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Teamwork: Critical & Achievable for the Supply Chain

Some of my best childhood memories are of the time right after exams when I went to visit my grandparents. My sister and I were royally treated and completely spoiled: special food, treats, and delicacies; special toys; and plenty of pampering, love, and affection. My grandfather had done well and their home was a big house with a huge front yard.

Every morning, my grandmother would be up at dawn spraying a mixture of water and fresh cow dung on the front yard to repel insects and germs. Next, she would draw the white Kolam or the Rangoli decoration with ground limestone. On festival days she would do the same, but use rice flour to discourage ants from take the food that had been made for the people. The idea was that the ants would get distracted and spend their time and energy moving tiny particles of rice flour instead of going after the sweets and delicacies that had been cooked for the people. It worked. The ants would nicely line up, tag team and move the rice particles all day one by one. The entire day would be gone by the time they finished and the next day, a new Kolam would be in place for them to move.

Since we were kids, we often left crumbs and bits of sweets or pastries in our wake. After we went to bed, the ants would get to work. The next morning, we would see that a long line of ants had formed we had spilled. They would be working in a disciplined fashion to move t every single particle of the left over food to their homes. These ants always had the best discipline, working in perfect formation as a team, as a community. As humans, we can learn a lot from the ants about teamwork.

It reminded me of a Harvard case study I read in graduate school. A coach, mandated with the job of creating a winning rowing team, created a golden team of experienced rowers to represent the school. He also invited some less experienced athletes to be part of a second string team. He pitted the two teams against each other and was surprised that the B-team won the race. He had expected the experienced rowers, with their refined technical ability, better conditioning, and hours of practice would have the advantage. These less experienced rowers, though, performed well as a team, while the A-Team did not work well together. The A-team complained about each other, disrupted each other's work, and wouldn't look to anyone for leadership. There was a lot of ego involved. The rowers from the experienced team started complaining about each other, while the rowers from the junior team said they needed to improve as a whole.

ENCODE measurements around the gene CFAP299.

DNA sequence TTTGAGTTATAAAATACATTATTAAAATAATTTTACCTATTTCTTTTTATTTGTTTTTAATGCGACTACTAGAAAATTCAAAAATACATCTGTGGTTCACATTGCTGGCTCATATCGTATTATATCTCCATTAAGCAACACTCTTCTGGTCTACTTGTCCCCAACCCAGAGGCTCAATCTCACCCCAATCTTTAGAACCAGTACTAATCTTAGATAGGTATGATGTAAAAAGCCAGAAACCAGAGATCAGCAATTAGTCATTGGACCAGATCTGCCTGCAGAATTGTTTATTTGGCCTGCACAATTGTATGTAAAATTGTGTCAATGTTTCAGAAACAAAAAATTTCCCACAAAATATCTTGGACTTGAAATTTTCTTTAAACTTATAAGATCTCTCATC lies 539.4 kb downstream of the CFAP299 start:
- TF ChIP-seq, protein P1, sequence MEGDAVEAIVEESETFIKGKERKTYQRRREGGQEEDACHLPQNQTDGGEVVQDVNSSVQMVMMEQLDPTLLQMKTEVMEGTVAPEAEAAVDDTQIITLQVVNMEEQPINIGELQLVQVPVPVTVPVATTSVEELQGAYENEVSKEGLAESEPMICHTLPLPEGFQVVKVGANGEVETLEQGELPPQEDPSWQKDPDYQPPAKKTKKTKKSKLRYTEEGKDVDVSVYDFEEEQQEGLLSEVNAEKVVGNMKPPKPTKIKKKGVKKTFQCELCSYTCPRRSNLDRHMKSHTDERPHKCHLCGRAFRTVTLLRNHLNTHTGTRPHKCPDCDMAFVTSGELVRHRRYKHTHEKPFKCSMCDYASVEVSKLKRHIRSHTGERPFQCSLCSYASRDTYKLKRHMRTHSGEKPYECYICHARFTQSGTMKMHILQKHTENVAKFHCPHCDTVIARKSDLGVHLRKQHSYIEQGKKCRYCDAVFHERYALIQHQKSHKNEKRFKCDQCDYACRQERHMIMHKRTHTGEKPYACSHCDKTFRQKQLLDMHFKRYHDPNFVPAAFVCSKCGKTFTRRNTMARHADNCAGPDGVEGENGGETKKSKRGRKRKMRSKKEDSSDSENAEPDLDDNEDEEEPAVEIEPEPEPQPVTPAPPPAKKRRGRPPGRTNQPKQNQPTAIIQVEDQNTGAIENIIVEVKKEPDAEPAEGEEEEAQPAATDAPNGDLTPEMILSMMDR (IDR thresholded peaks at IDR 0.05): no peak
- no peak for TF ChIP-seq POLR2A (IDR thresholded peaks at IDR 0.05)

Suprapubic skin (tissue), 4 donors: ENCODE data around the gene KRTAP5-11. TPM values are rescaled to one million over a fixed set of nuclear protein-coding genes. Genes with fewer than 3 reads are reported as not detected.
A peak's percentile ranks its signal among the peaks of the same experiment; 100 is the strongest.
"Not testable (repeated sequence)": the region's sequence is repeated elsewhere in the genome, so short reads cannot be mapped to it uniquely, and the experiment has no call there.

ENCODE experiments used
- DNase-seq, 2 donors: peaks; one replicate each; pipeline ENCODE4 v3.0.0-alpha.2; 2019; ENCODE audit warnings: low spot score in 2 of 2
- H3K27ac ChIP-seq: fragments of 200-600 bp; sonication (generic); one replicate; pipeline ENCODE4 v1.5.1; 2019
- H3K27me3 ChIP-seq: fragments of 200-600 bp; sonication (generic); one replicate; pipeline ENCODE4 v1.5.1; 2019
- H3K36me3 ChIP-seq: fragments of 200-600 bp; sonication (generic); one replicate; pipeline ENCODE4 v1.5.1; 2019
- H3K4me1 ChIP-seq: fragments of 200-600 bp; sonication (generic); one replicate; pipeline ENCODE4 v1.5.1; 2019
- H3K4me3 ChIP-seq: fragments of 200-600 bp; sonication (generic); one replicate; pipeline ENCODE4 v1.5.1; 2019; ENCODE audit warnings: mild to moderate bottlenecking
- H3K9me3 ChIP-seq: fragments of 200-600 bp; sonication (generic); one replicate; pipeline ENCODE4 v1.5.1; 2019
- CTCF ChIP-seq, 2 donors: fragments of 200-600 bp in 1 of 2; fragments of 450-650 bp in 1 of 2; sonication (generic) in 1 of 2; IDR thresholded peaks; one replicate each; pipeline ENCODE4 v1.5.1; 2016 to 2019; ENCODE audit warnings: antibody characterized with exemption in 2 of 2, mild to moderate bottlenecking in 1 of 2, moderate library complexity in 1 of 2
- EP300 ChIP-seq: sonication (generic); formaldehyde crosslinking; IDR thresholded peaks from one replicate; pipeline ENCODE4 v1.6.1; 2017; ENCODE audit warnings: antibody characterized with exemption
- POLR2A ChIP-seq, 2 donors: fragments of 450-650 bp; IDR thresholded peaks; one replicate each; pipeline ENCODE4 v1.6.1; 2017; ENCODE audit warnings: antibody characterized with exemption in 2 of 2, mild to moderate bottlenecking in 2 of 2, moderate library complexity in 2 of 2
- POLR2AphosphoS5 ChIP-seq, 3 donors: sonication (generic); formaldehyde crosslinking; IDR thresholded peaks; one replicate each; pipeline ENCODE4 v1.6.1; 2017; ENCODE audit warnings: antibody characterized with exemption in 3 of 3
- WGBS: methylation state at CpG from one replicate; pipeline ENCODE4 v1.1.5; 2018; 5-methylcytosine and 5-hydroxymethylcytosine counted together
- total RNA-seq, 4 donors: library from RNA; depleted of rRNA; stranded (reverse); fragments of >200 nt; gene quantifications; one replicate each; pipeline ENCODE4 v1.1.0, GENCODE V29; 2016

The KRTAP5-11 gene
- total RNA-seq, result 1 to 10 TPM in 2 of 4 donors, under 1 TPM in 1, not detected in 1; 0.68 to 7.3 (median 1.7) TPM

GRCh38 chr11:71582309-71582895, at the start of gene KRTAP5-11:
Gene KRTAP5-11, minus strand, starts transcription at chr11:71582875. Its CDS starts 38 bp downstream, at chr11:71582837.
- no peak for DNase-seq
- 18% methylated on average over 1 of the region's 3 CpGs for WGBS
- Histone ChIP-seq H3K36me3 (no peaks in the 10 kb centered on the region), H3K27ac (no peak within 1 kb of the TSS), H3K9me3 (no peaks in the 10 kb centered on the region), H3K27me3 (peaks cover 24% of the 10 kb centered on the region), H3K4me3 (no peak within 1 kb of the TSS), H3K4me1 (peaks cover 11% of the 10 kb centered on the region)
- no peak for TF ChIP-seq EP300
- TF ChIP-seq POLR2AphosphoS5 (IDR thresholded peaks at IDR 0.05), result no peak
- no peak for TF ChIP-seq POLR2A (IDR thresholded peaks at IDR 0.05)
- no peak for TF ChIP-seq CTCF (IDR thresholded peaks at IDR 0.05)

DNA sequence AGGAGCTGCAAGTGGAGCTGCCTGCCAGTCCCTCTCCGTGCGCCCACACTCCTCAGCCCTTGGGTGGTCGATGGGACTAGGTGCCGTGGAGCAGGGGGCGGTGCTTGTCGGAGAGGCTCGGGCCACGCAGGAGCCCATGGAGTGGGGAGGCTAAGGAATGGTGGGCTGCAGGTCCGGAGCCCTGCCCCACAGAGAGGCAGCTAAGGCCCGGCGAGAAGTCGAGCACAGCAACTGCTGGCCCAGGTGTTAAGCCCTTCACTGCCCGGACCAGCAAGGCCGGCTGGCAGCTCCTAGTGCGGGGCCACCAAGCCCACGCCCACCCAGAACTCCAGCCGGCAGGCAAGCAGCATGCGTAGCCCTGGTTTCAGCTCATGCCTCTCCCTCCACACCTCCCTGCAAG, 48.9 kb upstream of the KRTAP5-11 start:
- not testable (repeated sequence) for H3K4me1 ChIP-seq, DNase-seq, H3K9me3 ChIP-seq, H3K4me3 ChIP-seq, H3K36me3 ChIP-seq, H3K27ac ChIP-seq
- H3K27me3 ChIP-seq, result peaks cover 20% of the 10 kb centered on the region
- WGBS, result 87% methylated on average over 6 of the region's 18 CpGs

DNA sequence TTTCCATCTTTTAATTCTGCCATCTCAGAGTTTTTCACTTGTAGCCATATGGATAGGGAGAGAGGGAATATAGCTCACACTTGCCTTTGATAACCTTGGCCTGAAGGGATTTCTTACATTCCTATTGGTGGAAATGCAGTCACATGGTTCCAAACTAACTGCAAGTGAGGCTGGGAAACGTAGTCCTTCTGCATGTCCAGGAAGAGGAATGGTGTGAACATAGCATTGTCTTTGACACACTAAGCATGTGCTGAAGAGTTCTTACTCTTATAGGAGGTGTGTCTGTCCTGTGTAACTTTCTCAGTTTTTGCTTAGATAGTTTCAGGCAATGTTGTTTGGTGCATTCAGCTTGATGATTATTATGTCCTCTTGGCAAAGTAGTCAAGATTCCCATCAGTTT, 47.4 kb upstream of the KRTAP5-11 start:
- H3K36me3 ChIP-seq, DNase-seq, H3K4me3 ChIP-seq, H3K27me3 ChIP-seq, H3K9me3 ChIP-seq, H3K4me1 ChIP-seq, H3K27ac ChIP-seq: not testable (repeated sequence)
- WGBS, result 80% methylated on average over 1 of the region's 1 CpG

The coach asked all the players to support each other through emails. He found that the junior team supported each other, whereas the experienced rowers team continued to run each other down. In the next race, the junior team won again. The experienced rowers lost faith in themselves, and they abandoned their teammates. Each individual said that he felt like he was carrying the entire boat, while the others were slacking off. The wise coach had the members of the experienced team wrestle each other for 90 seconds each. They realized that they all had similar strength and capabilities. They switched opponents and wrested again with the same results. Soon, it had become a wrestling brawl—and the team, with a sense of connectedness, started flying on the water when the rowed. They had become a team.

This example can be readily transferred to the business world. Show your vulnerable side to your team members and boss. Show that you are a normal human being with emotions, aspirations, and difficulties. Let your guard down a little bit. Make time to go on team lunches, lunch with your boss and even lunch with your clients. It forges bonds with others. It lets you get beyond your role of manager, project manager, director, or vice president. When you know people in this deeper way and they know you, then you can share and work well together.